Killian Pacific, developer of the high-profile Goat Blocks apartment complex in Portland's inner eastside, has leased 104 of the 247 units in five months. The company reluctantly began offering one month's free rent to lure tenants.
"It definitely was slower than we expected in April and May," said Jeremy McPherson, Killian Pacific's vice president of development.
The Goat Blocks could further propel the transformation of the inner eastside from light industrial hub to full-fledged residential neighborhood. Killian Pacific has leased most of the ground floor of the $85 million project to a large grocer and a hardware store, along with a restaurant and a cider house and other retailers.
But the project's high rents effectively price out many Portland residents and could make the Goat Blocks a lightning rod in the city's ongoing affordable housing debate.
A one-bedroom unit at Goat Blocks rents for $1,600 a month; two-bedrooms are available for $2,500.
Rent increases have outpaced wage growth, and Portland's homeless population has continued to rise. In its spring survey of its members, apartment industry association Multifamily NW found that the Portland area's average rent is now $1,116 for a one-bedroom apartment. According to data from real estate firm Axiometrics, Portland-area rents have increased nearly 60 percent since 2010.
To address the housing shortage, the Portland City Council in December approved an inclusionary zoning policy that required developers of housing projects with 20 or more units to set aside 20 percent of them for low-income residents.
But the effort also prompted a rush of building permit applications before the policy took effect Feb. 1. Since then, the flow of such applications has slowed significantly.
Greg Goodman, co-president of Portland parking lot owner Downtown Development Group, said the policy has thrown a wrench in the market.
"The idea that more supply will drive prices down is kind of a fallacy, because you can't build old apartments." He allowed, though, that existing apartments would ease off on rent increases once enough new buildings came online.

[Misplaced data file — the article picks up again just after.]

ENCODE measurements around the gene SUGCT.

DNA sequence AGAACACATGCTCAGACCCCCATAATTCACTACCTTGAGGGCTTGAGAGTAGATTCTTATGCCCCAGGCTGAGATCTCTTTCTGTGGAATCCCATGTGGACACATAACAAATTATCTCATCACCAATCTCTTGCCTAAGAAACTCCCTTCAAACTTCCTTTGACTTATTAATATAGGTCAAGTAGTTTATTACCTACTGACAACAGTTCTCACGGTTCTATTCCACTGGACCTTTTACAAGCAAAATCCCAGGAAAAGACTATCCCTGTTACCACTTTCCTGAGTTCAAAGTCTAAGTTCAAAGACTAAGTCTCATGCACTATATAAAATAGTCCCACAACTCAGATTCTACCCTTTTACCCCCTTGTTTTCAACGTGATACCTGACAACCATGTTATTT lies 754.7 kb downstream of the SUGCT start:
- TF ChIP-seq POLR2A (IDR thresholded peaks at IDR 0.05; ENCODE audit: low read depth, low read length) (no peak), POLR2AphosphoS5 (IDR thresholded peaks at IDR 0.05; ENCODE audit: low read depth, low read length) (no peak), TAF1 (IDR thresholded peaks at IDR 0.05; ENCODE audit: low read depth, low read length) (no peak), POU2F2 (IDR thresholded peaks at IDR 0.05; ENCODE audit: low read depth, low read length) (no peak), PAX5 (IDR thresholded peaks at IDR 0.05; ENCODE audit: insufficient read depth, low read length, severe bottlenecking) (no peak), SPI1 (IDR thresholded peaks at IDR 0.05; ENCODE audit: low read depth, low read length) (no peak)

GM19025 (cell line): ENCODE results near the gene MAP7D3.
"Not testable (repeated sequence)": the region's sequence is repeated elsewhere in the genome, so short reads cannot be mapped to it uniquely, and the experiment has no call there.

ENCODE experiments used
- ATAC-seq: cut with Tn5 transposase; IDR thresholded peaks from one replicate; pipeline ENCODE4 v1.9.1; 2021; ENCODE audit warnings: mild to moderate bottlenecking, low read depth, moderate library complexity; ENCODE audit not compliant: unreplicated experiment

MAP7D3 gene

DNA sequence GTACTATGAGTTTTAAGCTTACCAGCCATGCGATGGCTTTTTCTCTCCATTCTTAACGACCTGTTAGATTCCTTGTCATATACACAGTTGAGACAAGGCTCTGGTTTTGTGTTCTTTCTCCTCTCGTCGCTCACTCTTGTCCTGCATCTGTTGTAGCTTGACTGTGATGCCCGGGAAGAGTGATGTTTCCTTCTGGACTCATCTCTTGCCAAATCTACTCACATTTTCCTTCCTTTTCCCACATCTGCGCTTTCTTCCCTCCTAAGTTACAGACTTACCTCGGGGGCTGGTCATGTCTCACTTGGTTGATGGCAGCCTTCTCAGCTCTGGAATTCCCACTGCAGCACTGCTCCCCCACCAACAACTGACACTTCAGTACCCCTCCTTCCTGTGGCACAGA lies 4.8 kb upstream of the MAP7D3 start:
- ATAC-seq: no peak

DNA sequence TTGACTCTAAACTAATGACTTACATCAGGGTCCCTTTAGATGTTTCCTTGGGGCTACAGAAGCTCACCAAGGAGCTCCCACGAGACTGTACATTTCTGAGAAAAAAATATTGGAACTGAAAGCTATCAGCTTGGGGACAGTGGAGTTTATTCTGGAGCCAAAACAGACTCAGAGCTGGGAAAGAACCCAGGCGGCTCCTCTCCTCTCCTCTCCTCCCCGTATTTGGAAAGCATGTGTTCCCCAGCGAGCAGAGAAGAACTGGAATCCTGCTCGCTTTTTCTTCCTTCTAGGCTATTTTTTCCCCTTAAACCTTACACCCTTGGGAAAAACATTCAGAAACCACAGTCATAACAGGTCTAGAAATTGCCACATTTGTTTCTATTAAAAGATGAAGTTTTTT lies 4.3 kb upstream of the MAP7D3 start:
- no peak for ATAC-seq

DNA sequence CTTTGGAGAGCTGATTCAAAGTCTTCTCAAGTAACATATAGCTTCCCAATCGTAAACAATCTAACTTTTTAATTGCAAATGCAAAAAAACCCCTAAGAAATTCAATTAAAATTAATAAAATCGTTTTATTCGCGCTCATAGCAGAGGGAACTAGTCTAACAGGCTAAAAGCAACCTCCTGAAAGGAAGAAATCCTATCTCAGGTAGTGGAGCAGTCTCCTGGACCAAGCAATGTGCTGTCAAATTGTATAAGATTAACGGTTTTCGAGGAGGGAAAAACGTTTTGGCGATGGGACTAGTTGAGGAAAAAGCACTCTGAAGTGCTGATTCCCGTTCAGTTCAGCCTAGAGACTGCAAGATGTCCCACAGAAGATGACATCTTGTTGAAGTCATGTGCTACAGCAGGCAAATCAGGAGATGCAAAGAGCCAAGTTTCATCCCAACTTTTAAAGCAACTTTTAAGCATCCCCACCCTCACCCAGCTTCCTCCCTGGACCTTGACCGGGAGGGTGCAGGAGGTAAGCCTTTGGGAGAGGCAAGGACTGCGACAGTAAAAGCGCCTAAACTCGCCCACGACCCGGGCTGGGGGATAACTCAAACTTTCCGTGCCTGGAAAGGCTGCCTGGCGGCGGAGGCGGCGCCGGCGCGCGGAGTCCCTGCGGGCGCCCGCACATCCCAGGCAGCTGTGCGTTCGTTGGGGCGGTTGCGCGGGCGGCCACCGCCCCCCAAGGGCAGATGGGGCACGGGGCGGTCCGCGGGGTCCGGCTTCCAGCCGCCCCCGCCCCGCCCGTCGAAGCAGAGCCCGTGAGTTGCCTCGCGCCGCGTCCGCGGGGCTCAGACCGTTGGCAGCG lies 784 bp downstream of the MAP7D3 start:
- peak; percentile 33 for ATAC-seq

Developers typically try to make a 5.5 percent return on their investments, he said. If 20 percent of the units rent for cheap, they have to compensate for the lost revenue by raising prices on the remaining units, he explained.
So far, Goodman says, this hasn't penciled out for developers, especially given high construction costs.
"I think we would have slowed down anyway, but it's brought it to a standstill," he said.
With plenty of projects in the pipeline for the next few years, it's unclear whether Portland will see the effects of the slump in permit applications.
Kurt Creager, director of the Portland Housing Bureau, said the long-term negative effects of the policy will be few.
"The market will adjust to the new realities in due time," he wrote in an email, "just as it has elsewhere where similar policies have existed for thirty years (notably Maryland and Virginia) where thousands of affordable dwellings have been produced."
Plus, he said, the city will evaluate the policy by 2020 to ensure that the included property tax waivers and other incentives are sufficient to compel developers to add affordable units.
And yet, according to commercial real estate broker HFF, even at the current rate of construction, Portland will be severely under-housed after a decade.
"If you look at the last decade, we still haven't built enough housing to make up for population gains and household formation," said Josh Lehner, an Oregon state economist.
While multi-family has seen strong growth, the total number of units is close to what it was in the '90s, he said.
"We've certainly built a lot of really expensive studios," he said. "We've started to saturate the high-end market."
Another powerful force could counteract the apparent residential slowdown and encourage even more development. Some of the world's most deep-pocketed Institutional investors have "discovered" Portland and are eager to buy in.
These investment bankers and pension fund managers have trillions of dollars to invest. Developers lucky enough to attract their attention are making small fortunes.
The Yard apartment building at the east end of the Burnside Bridge took all sorts of heat from critics who thought it was too big, too dark, too monolithic. But the developers had the last laugh. They had barely leased half the Yard's 284 units late last spring when a Thai investment trust swooped in with an offer to buy the building for an eye-popping $126 million.
The developers, who spent $84 million on the project, quickly accepted.
Seattle-based Urban Renaissance sold the former home of The Oregonian/OregonLive in April for $95 million, six times its purchase price for the downtown Portland building. Last week, Specht Development sold the sprawling Northeast Portland warehouse it built just two years ago for $56 million.
Both deals were record-high purchase prices in Portland, noted Chris Nelson, of Capstone Partners, testament to institutional investors' new regard for the region.
And yet, industry veterans who've lived through the collapse of other bullish cycles, can't help but be wary. "Everyone agrees the party has been going on a long time," said Jim Link, general manager and executive vice president of Skanska USA Building in Portland.
"I've been predicting that this cycle will end for two years."
Every time, the market has proved him wrong.
Information from: The Oregonian/OregonLive, http://www.oregonlive.com